Morning Report: Government zeroing in on VA IRRRL churning 9/14/17

Vital Statistics:

Last Change
S&P Futures 2489.0 -6.0
Eurostoxx Index 381.9 0.6
Oil (WTI) 49.8 0.5
US dollar index 85.5 0.0
10 Year Govt Bond Yield 2.20%
Current Coupon Fannie Mae TBA 103.33
Current Coupon Ginnie Mae TBA 104.21
30 Year Fixed Rate Mortgage 3.81

Stocks are down this morning after the Bank of England made no changes to monetary policy. Bonds and MBS are flat.

Inflation at the consumer level was a little hotter than expected, but still came in below the Fed’s target rate. The Consumer Price Index rose 0.4% MOM and 1.9% YOY. Ex-food and energy it rose 0.2% / 1.7%. Damage from Hurricanes Harvey and Irma are creating temporary shortages which is pushing up the price of gasoline as well as some foodstuffs. This should be out of the system by the holiday shopping period and won’t affect the Fed’s thinking.

Initial Jobless Claims fell to 284k last week, as Hurricane Harvey is still keeping jobless claims elevated. We will see a similar effect with Irma as well, though it should be less pronounced. Meanwhile, Target anticipates hiring 100,000 employees for the holiday season.

The government is taking a look at lenders who push veterans to do VA IRRRLs that offer a de minimus benefit to the veteran. They have already addressed part of the issue in the secondary market by creating a separate Ginnie Mae security for VA IRRRLs that replaced a loan less than 6 months old. The IRRRL is subject to abuse since the fee can be financed. It ends up adding thousands to the principal of the loan in exchange for a slightly lowered payment. In a response to Elizabeth Warren GNMA President Michael Bright said they have identified some companies which seem to “churn” VA loans and they have identified some patterns of behavior that they will try to curtail. GNMA didn’t identify which companies they were, but being accused of taking advantage of veterans will be a PR nightmare for some. Serial refinances were a problem with GNMA MBS as well, which depressed the prices of these securities. This drop in price directly translates into higher mortgage rates for unrelated loans, like FHA and non-IRRRL VA loans.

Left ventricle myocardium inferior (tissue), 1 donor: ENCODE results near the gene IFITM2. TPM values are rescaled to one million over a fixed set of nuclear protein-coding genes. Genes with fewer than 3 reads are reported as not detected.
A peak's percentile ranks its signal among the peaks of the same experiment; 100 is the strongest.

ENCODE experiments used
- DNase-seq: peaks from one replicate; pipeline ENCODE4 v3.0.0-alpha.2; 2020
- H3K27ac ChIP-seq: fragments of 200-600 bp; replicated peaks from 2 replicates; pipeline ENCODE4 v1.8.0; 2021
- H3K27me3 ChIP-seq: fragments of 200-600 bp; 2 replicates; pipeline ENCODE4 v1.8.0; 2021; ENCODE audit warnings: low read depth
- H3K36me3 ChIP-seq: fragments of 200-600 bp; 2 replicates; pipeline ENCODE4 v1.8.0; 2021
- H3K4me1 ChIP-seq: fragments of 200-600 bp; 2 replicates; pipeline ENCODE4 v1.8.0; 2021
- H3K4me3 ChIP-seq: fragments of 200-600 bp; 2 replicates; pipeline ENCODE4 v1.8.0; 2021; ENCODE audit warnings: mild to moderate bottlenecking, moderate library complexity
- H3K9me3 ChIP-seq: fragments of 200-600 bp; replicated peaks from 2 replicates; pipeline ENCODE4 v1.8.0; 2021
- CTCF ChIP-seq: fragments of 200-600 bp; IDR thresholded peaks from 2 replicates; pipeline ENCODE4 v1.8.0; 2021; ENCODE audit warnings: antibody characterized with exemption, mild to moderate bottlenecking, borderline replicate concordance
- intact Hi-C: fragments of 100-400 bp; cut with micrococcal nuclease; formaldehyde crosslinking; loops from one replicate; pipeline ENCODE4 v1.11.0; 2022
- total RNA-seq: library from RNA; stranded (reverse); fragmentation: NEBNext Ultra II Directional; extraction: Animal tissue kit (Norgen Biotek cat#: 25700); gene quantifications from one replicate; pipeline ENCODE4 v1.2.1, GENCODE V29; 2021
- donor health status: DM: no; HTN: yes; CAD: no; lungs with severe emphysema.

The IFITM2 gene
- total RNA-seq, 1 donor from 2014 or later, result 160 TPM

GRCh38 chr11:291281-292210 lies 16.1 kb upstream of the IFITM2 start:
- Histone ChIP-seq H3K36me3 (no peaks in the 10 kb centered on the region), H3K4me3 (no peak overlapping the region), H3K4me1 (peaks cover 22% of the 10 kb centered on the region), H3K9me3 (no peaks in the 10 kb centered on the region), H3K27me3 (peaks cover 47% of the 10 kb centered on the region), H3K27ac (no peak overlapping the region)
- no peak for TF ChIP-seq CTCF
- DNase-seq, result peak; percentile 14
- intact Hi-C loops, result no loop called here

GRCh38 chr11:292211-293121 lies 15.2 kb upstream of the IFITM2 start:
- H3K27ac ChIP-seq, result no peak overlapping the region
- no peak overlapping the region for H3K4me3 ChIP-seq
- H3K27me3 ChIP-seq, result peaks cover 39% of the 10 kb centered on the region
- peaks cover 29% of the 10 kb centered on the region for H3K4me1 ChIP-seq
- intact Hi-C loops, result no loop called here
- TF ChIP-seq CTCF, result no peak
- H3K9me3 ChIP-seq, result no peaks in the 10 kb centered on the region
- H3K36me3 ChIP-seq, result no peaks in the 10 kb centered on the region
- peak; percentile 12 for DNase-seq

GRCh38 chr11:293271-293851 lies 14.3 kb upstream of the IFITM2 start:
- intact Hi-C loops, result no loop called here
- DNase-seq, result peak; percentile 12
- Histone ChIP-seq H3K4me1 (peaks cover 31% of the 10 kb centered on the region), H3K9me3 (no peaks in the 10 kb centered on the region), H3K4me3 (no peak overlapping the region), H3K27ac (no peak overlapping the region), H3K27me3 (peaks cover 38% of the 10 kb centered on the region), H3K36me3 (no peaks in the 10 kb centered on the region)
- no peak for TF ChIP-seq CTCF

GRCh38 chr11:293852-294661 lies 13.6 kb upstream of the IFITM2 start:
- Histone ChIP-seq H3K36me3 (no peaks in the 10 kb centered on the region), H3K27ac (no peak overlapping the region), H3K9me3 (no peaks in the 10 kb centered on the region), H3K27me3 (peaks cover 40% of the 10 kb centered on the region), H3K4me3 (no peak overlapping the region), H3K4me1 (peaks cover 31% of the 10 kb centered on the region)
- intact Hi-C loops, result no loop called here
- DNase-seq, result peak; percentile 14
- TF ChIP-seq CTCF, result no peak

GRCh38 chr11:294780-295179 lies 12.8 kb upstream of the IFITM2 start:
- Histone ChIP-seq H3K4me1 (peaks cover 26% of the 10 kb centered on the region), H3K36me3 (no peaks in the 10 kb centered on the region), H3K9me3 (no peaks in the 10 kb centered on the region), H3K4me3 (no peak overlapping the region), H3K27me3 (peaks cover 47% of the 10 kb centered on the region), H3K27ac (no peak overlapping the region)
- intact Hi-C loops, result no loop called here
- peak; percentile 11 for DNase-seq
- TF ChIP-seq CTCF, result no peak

Home prices rose 7.7% in August according to RedFin. The national median sales price was $293k, flat with July. Inventory continues to decline, falling 12.4% YOY, which was the biggest decrease in inventory over the past 2 years. Inventory stands at 2.8 months’ worth, which is well below the 6 months that represent a balanced market with respect to supply and demand. Median days on market fell by 5 days YOY to 39.

In the wake of their hacking attack, Equifax is waiving fees for people who want to put a lock on their credit report. Basically, this allows you to prevent potential lenders from pulling your credit, unless you specifically authorize it. This will help prevent identity theft, however it won’t be completely effective unless you do the same thing at the other two credit reporting agencies: Transunion and Experian. The stock is down 31% since announcing the hack.

9 Responses

  1. Well Democrats run against Trump in 2018?

    They may not find that a useful strategy. If they decide not to, will the media and pundits let them get away with it? I think they want. “See, we’re helping!” they say. “You forgot that it’s all about Trump!”


  2. File Under: The Left/Media Wrong On Everything: